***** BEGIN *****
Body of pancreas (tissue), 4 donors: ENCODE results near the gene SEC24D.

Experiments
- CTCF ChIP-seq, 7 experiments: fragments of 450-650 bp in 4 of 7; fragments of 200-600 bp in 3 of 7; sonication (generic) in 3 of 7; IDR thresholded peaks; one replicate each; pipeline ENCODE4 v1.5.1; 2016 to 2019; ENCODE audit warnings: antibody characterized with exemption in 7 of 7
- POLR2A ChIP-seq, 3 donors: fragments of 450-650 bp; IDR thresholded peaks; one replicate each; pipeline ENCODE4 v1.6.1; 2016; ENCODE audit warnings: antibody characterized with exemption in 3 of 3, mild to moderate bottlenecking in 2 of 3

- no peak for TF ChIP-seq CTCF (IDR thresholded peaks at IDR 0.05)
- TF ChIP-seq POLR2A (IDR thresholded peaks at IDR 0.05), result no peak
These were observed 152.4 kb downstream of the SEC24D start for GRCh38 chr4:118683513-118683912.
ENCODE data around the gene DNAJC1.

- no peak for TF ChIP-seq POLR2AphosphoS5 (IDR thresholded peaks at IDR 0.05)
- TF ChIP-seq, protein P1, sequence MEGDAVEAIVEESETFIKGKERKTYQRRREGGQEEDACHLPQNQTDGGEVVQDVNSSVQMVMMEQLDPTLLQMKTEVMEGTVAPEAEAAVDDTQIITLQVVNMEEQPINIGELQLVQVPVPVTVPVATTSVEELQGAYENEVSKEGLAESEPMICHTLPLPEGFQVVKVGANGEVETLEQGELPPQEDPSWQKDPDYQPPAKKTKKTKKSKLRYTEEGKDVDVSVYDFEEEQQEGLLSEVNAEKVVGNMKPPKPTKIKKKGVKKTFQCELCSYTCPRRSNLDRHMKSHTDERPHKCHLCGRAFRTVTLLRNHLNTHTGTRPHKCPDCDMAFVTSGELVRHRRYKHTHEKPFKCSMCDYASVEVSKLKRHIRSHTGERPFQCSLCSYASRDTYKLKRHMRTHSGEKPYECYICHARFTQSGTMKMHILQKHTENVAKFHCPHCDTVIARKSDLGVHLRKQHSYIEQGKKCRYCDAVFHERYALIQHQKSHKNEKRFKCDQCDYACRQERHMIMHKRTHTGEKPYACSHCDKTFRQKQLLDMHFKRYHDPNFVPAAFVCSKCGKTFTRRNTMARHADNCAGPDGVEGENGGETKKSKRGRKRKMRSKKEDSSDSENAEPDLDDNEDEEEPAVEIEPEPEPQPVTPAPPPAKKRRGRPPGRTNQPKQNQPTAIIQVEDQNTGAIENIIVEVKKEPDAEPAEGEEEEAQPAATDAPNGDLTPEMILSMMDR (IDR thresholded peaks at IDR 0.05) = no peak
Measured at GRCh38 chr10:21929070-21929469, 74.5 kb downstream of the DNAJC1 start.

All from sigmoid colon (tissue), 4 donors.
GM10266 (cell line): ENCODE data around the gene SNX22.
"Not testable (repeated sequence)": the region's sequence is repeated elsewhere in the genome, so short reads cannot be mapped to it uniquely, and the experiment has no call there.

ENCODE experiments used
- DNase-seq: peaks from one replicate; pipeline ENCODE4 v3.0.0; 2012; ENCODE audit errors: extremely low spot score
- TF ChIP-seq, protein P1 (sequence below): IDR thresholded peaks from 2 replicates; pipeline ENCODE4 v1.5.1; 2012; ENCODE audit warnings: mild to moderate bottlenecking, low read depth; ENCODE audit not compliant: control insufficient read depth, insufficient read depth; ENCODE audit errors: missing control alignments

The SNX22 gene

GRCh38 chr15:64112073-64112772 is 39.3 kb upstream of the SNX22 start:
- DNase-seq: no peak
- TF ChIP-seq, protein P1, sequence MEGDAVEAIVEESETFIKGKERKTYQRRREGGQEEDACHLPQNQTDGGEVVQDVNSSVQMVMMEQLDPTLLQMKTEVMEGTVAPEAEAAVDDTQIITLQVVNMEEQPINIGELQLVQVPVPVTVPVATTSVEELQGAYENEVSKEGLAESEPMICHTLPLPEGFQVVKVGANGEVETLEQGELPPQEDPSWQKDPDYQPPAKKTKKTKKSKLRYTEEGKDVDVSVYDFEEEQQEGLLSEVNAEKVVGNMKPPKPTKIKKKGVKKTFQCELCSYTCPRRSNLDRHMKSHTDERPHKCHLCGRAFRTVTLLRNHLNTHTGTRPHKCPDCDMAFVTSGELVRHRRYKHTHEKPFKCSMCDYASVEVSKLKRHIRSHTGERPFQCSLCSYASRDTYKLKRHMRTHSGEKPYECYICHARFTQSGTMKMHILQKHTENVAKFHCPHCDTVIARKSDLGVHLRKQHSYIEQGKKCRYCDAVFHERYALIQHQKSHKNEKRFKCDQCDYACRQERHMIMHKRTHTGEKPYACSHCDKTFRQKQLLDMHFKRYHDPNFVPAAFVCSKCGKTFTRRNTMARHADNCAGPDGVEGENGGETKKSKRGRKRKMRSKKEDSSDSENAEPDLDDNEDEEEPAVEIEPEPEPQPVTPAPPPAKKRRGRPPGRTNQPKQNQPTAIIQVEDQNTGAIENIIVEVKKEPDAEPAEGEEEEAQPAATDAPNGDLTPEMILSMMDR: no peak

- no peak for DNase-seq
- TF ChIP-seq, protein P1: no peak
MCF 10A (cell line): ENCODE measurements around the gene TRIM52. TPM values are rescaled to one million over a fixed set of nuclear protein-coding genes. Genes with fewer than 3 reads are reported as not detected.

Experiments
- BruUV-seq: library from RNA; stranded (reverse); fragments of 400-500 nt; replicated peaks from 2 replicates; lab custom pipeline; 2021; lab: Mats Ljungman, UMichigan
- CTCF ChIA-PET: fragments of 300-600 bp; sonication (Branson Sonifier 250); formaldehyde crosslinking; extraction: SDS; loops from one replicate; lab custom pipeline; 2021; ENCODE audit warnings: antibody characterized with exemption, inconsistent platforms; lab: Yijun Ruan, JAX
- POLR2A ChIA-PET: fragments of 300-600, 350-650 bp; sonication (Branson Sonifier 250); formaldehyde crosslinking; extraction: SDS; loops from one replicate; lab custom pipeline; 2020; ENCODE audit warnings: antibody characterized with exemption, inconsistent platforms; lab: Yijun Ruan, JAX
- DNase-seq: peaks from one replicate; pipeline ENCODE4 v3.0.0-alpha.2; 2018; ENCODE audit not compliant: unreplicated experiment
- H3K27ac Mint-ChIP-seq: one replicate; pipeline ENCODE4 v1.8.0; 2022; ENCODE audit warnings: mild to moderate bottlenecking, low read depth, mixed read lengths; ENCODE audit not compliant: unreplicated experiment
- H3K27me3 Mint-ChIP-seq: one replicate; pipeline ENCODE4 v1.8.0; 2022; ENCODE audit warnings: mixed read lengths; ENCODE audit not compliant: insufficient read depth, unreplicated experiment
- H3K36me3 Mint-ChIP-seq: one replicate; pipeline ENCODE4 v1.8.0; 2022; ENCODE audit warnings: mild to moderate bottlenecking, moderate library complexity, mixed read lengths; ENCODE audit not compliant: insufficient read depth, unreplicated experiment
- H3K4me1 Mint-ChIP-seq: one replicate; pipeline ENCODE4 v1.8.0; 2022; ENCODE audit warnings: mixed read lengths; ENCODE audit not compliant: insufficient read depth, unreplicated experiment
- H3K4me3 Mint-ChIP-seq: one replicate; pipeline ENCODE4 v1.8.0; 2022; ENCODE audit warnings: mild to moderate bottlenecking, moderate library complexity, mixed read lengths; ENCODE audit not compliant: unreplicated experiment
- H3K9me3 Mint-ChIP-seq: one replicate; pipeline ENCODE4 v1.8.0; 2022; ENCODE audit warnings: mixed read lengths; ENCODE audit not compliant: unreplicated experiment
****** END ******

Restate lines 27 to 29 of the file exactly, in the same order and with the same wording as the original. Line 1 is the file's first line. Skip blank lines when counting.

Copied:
- CTCF ChIA-PET: fragments of 300-600 bp; sonication (Branson Sonifier 250); formaldehyde crosslinking; extraction: SDS; loops from one replicate; lab custom pipeline; 2021; ENCODE audit warnings: antibody characterized with exemption, inconsistent platforms; lab: Yijun Ruan, JAX
- POLR2A ChIA-PET: fragments of 300-600, 350-650 bp; sonication (Branson Sonifier 250); formaldehyde crosslinking; extraction: SDS; loops from one replicate; lab custom pipeline; 2020; ENCODE audit warnings: antibody characterized with exemption, inconsistent platforms; lab: Yijun Ruan, JAX
- DNase-seq: peaks from one replicate; pipeline ENCODE4 v3.0.0-alpha.2; 2018; ENCODE audit not compliant: unreplicated experiment